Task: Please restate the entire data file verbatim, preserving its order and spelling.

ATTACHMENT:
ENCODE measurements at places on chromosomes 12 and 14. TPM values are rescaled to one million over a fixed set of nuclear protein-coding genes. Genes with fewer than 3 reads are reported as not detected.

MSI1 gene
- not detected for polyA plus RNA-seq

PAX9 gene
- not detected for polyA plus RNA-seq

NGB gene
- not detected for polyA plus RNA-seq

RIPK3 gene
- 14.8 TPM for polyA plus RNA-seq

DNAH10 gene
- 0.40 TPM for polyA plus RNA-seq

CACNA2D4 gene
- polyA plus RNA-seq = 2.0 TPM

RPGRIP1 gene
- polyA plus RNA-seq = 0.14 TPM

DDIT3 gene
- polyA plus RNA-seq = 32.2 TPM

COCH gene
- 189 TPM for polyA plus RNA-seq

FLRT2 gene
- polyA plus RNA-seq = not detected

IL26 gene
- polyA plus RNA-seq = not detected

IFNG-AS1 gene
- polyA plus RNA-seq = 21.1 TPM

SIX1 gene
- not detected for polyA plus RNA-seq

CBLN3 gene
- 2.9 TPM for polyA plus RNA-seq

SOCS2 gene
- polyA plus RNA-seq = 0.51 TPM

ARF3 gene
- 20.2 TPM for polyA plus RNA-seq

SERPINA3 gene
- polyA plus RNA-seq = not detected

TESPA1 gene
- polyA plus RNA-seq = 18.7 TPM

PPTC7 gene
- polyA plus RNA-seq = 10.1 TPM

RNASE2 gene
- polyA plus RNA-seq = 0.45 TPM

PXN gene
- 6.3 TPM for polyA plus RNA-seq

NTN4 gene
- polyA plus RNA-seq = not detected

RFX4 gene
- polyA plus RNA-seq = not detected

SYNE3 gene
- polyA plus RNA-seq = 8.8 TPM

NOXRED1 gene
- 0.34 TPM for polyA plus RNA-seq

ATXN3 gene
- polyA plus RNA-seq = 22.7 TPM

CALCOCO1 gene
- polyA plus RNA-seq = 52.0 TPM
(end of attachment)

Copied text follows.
ENCODE measurements at places on chromosomes 12 and 14. TPM values are rescaled to one million over a fixed set of nuclear protein-coding genes. Genes with fewer than 3 reads are reported as not detected.

MSI1 gene
- not detected for polyA plus RNA-seq

PAX9 gene
- not detected for polyA plus RNA-seq

NGB gene
- not detected for polyA plus RNA-seq

RIPK3 gene
- 14.8 TPM for polyA plus RNA-seq

DNAH10 gene
- 0.40 TPM for polyA plus RNA-seq

CACNA2D4 gene
- polyA plus RNA-seq = 2.0 TPM

RPGRIP1 gene
- polyA plus RNA-seq = 0.14 TPM

DDIT3 gene
- polyA plus RNA-seq = 32.2 TPM

COCH gene
- 189 TPM for polyA plus RNA-seq

FLRT2 gene
- polyA plus RNA-seq = not detected

IL26 gene
- polyA plus RNA-seq = not detected

IFNG-AS1 gene
- polyA plus RNA-seq = 21.1 TPM

SIX1 gene
- not detected for polyA plus RNA-seq

CBLN3 gene
- 2.9 TPM for polyA plus RNA-seq

SOCS2 gene
- polyA plus RNA-seq = 0.51 TPM

ARF3 gene
- 20.2 TPM for polyA plus RNA-seq

SERPINA3 gene
- polyA plus RNA-seq = not detected

TESPA1 gene
- polyA plus RNA-seq = 18.7 TPM

PPTC7 gene
- polyA plus RNA-seq = 10.1 TPM

RNASE2 gene
- polyA plus RNA-seq = 0.45 TPM

PXN gene
- 6.3 TPM for polyA plus RNA-seq

NTN4 gene
- polyA plus RNA-seq = not detected

RFX4 gene
- polyA plus RNA-seq = not detected

SYNE3 gene
- polyA plus RNA-seq = 8.8 TPM

NOXRED1 gene
- 0.34 TPM for polyA plus RNA-seq

ATXN3 gene
- polyA plus RNA-seq = 22.7 TPM

CALCOCO1 gene
- polyA plus RNA-seq = 52.0 TPM